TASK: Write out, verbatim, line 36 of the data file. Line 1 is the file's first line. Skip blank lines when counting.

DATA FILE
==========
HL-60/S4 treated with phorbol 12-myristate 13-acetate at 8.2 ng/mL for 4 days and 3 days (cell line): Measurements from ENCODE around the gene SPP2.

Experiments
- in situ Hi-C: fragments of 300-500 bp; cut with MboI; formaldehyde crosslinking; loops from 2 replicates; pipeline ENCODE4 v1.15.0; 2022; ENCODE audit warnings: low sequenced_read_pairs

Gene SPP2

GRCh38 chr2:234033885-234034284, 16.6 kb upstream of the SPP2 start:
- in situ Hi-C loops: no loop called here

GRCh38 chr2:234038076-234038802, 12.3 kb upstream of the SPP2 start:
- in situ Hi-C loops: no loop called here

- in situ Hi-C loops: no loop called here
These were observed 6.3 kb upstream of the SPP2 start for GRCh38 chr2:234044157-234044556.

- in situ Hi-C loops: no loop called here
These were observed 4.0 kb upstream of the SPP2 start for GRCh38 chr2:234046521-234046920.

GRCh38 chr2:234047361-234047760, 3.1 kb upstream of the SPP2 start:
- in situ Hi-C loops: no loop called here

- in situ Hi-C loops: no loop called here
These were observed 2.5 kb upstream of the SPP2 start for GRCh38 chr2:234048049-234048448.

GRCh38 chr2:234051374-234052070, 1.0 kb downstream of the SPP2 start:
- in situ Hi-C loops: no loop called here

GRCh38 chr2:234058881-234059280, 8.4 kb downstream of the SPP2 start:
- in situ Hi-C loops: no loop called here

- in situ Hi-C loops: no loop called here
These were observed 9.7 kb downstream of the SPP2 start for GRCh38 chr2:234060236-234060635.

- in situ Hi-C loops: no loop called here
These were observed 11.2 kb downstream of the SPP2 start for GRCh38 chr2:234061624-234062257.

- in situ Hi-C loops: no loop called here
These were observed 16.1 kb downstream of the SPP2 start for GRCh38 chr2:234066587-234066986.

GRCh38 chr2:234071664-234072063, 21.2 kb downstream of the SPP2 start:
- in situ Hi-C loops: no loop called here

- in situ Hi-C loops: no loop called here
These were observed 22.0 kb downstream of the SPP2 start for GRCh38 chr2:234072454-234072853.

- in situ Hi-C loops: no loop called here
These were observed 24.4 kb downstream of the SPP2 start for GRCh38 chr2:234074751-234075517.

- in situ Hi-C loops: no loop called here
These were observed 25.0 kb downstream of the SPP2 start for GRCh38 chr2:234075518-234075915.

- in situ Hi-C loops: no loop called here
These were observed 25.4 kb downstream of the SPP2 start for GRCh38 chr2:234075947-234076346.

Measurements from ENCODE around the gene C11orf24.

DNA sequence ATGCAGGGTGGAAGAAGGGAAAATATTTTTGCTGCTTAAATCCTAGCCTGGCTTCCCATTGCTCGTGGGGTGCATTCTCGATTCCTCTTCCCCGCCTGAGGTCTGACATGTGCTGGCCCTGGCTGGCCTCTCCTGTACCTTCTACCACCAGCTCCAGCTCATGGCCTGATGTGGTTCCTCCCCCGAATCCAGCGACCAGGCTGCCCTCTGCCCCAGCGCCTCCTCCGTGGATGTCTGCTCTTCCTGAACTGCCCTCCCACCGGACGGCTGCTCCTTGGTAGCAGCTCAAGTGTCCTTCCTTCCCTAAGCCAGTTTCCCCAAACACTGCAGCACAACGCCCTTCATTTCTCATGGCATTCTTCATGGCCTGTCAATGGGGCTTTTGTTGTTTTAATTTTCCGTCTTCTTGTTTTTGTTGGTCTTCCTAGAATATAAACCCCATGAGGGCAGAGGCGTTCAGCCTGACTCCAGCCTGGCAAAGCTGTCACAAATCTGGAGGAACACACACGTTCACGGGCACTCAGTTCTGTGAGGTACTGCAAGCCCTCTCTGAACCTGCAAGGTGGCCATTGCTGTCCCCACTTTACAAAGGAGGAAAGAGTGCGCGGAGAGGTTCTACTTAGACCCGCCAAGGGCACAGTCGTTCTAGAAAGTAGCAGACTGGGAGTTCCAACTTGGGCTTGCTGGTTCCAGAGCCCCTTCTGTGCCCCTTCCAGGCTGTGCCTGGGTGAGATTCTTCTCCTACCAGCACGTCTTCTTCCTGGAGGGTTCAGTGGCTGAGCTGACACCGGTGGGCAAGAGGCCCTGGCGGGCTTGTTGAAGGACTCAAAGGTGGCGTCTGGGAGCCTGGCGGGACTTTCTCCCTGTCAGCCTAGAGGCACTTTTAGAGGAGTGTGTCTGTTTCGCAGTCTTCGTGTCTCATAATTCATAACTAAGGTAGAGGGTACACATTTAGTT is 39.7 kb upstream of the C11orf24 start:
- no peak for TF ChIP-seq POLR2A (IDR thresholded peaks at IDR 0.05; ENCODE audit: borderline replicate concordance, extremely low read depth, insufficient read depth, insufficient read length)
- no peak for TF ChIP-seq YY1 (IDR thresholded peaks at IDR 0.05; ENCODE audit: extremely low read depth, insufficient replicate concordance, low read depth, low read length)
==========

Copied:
These were observed 25.4 kb downstream of the SPP2 start for GRCh38 chr2:234075947-234076346.